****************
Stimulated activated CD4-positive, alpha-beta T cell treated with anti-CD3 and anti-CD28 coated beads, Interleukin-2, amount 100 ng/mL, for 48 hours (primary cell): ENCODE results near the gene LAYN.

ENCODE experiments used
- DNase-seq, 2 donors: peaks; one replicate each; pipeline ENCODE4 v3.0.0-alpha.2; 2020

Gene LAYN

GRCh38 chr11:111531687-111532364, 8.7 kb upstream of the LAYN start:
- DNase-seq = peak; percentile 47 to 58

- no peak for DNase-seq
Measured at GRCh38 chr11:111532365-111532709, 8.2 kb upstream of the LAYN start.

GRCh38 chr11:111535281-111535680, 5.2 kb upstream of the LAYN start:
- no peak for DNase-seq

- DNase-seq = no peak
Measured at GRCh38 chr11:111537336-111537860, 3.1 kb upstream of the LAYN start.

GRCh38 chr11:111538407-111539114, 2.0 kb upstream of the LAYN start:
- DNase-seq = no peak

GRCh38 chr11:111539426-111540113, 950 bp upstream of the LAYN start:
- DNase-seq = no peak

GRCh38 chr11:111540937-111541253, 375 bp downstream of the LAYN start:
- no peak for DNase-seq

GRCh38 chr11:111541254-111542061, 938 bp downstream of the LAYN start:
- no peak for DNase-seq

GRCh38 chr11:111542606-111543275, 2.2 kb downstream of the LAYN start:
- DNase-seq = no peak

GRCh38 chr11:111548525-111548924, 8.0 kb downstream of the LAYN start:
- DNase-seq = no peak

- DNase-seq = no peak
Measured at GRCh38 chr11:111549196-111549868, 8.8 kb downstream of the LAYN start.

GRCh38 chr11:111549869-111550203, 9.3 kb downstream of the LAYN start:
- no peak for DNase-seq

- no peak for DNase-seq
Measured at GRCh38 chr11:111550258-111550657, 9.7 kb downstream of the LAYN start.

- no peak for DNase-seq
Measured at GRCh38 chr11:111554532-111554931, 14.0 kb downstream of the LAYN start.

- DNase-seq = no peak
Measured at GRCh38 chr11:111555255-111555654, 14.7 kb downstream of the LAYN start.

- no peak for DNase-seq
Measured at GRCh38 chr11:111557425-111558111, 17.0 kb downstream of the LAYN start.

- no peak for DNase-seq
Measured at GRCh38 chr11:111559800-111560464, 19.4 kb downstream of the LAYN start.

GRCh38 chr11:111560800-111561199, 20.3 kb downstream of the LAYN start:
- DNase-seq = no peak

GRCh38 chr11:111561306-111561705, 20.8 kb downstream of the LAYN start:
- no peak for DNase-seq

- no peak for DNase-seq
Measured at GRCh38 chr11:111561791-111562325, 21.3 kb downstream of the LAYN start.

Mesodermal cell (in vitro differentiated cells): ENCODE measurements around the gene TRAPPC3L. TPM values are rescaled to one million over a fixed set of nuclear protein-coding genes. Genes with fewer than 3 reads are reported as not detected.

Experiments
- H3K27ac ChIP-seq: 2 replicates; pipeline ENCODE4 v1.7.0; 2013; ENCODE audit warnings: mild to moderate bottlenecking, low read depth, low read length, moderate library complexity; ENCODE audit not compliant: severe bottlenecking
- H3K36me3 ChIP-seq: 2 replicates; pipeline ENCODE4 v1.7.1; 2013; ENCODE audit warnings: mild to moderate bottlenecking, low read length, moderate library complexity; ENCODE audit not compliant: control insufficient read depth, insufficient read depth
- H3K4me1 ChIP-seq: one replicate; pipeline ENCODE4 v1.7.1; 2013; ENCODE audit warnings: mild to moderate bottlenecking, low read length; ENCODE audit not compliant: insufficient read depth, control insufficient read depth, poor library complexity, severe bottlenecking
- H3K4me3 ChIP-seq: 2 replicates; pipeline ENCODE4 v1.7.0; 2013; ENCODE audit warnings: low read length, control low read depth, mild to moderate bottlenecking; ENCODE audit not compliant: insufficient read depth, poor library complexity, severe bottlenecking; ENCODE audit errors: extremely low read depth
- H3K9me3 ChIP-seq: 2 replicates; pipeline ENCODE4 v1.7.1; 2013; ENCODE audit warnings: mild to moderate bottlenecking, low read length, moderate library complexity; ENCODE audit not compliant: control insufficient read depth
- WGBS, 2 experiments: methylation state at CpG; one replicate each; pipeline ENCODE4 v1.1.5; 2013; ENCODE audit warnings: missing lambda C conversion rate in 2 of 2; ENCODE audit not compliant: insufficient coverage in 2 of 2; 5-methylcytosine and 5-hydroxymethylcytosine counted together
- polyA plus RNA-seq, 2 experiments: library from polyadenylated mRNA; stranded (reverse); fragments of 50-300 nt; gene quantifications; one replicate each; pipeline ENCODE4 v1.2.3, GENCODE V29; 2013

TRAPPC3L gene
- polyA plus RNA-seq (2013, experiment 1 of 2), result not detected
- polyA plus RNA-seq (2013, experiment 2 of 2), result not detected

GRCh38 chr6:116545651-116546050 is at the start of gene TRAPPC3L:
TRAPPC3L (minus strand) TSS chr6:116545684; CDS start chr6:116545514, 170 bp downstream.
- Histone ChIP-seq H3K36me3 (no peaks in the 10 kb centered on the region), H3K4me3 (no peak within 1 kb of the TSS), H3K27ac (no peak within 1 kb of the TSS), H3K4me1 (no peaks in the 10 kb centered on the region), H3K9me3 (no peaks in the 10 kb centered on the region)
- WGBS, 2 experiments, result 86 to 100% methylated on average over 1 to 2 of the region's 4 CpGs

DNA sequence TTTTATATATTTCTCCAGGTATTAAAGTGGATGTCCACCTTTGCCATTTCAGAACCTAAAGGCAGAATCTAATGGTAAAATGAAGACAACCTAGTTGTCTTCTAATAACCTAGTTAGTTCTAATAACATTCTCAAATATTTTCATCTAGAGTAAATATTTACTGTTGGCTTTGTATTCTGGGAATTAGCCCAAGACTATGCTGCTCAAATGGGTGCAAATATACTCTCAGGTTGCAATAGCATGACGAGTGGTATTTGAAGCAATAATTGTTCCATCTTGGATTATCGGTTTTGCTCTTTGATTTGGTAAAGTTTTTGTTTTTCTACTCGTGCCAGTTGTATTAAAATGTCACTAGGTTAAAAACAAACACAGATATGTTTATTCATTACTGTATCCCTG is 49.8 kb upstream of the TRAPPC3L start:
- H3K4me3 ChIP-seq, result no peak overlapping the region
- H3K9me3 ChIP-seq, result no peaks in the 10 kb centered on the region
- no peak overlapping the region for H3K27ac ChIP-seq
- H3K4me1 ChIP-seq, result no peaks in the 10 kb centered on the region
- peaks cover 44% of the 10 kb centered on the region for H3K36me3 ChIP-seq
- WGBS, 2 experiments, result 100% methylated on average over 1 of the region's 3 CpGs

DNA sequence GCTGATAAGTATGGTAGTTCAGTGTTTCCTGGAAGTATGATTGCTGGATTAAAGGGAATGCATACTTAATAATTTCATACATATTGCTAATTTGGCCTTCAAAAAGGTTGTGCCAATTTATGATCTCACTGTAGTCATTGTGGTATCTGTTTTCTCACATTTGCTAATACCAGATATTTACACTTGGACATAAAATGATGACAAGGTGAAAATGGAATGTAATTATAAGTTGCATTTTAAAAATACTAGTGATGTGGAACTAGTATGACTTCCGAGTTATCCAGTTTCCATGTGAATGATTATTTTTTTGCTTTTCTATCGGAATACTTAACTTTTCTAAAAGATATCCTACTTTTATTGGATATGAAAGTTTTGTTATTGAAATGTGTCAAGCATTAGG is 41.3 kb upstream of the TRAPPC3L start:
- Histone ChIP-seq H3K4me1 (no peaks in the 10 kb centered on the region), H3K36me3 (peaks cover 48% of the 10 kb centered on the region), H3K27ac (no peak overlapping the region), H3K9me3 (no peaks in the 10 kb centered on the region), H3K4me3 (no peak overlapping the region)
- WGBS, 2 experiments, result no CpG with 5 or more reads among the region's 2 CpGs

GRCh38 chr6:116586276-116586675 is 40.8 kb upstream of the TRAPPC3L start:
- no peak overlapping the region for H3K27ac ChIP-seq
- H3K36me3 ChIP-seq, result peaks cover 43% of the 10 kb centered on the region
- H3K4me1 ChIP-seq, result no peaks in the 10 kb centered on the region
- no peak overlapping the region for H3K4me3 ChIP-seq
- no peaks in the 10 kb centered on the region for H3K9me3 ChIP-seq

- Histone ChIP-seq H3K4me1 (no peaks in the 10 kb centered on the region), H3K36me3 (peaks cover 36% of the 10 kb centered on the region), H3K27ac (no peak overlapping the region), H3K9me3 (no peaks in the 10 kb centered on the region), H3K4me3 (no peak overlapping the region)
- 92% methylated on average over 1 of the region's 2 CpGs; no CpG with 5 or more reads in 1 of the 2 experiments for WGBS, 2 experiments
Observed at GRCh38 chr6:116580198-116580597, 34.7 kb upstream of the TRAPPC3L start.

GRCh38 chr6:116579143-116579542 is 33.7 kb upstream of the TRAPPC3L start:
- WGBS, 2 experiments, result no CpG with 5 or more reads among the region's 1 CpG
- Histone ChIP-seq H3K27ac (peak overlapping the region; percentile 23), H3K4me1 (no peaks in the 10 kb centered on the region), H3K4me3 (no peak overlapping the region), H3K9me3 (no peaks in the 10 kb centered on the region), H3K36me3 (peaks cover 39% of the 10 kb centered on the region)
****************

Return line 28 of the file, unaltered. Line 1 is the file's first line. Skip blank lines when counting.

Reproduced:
- no peak for DNase-seq